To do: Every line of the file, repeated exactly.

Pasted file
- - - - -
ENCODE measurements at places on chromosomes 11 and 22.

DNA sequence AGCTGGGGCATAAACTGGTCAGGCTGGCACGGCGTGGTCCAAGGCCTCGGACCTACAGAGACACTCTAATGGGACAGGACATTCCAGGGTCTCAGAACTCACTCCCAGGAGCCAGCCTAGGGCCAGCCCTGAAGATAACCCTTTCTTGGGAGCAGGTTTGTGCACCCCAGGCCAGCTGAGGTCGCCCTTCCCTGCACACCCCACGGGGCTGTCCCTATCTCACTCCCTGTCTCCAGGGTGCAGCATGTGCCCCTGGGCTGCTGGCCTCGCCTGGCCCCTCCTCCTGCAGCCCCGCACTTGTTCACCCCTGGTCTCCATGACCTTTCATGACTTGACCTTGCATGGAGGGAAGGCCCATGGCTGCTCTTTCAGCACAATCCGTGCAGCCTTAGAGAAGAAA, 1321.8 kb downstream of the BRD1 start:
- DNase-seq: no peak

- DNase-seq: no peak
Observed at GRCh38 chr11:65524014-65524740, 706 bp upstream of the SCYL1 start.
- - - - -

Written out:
ENCODE measurements at places on chromosomes 11 and 22.

DNA sequence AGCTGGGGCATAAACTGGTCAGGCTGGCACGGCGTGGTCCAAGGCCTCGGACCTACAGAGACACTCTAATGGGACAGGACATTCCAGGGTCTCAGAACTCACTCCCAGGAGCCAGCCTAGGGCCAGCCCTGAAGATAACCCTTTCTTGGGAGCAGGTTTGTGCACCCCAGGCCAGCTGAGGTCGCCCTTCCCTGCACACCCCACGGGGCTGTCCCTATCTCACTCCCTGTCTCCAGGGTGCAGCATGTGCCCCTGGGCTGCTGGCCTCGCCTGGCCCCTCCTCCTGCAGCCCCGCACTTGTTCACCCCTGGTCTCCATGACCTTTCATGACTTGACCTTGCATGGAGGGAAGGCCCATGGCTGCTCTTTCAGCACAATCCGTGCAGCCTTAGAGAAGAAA, 1321.8 kb downstream of the BRD1 start:
- DNase-seq: no peak

- DNase-seq: no peak
Observed at GRCh38 chr11:65524014-65524740, 706 bp upstream of the SCYL1 start.